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I am trying test driven development for the first time (test first development, actually). I wrote down my specifications, then alternated writing tests, then code, writing the code to pass the latest test and not break prior tests. My code is doing input validation on a user-supplied file path:

  • Does the path exist and is it a file?
  • Is the file in a specific format?
  • Does the file contain a specific field?
  • Does the file have a feature where the field is set to a given value?

This led me to write functions that return True/False for each condition, and tests for inputs leading to True and False outputs. However, there is some duplication between the functions (loading the file, etc.) and I could write a more streamlined function that combines all the checking. This is important in my case because the files can be large.

Where I'm having issues:

  • Do I also refactor the tests?
  • If I have a single larger function that outputs True/False based on the sub-checks, how can I still test for the individual specific conditions?
  • Should I instead raise Exceptions, and check that the correct exceptions are raised?
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    Hint: There isn't a one-to-one correspondence between tests and methods under test. You can write several tests that all target the same method. – Robert Harvey Aug 11 '16 at 16:11
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    Did you also define your interface, so what the user of the class is using? I mean: Does the consumer of the class also call all those little methods or do they have a single interface like: downloadFile(path)? – Luc Franken Aug 11 '16 at 16:20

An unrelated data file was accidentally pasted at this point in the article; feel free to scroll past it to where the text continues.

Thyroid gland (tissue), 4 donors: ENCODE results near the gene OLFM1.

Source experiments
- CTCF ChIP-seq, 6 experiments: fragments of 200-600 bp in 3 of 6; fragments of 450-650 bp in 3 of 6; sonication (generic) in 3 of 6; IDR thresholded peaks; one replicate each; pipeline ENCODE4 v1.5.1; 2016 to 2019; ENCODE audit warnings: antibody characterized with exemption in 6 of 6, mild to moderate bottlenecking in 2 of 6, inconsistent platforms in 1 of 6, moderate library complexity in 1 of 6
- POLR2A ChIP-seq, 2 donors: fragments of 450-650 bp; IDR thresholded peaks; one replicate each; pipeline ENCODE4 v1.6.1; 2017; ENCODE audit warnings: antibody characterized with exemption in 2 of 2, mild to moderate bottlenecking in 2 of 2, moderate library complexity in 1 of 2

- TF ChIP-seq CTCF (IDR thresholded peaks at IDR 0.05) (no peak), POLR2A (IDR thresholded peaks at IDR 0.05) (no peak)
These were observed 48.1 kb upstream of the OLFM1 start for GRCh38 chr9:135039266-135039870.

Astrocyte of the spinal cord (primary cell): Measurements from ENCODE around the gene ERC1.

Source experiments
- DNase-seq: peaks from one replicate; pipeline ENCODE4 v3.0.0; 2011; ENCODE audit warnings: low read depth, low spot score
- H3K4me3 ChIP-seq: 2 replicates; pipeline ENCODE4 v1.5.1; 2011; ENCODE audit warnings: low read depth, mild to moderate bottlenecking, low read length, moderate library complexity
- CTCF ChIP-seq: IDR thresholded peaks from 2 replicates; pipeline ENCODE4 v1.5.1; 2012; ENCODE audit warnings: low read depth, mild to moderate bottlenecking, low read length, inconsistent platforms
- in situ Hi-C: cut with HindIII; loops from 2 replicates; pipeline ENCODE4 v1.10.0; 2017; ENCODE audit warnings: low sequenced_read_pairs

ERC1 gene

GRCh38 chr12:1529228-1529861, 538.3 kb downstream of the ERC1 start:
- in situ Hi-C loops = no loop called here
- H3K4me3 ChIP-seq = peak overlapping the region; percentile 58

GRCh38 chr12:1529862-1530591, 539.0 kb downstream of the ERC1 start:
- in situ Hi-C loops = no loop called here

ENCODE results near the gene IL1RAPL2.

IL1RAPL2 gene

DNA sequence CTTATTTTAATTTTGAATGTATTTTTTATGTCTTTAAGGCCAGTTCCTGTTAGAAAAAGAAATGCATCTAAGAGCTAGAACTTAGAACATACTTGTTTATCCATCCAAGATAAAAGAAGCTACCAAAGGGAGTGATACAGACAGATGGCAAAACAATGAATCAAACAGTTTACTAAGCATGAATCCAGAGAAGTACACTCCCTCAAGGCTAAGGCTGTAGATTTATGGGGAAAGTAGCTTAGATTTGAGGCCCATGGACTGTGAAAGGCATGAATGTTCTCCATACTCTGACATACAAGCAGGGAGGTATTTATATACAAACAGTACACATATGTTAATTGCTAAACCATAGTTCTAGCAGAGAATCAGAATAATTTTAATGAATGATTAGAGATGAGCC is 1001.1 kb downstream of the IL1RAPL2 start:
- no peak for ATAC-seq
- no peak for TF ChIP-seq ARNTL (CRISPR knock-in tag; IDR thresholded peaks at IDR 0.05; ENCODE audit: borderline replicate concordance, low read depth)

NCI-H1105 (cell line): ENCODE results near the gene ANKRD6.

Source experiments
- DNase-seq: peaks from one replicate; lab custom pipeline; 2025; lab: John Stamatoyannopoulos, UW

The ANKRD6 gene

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    @LucFranken and RobertHarvey: Thanks for that. That seems to be the missing piece. I need to write the tests for a larger function check_file_validity, and those tests need to be specific enough to cover all the individual conditions in my smaller tests, without one hiding another. – Benjamin Aug 12 '16 at 16:08
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As you build up your body of tests, along with the software to do the functions, you will absolutely have to refactor both the tests and the software being developed.

You have outlined a number of useful paths to follow for aggregating functionality, but we can't really determine which paths to follow. If you create the tests with a clear understanding of the context and direction, the path will often appear before you as you proceed. Part of what you are doing in your early tests is exploring the solution space; when you find the locations in that space that appeal to you, you will tend to converge there, throwing away or minimizing tests in other areas.

As for the question about True/False status, you might consider the command-query dichotomy. If the command is to parse a file, then you can still query the object to determine the answers to the individual questions. Exceptions should be reserved for exceptional situations, and for situations where you don't want to have data tramp through your system to where an appropriate handler can be found.

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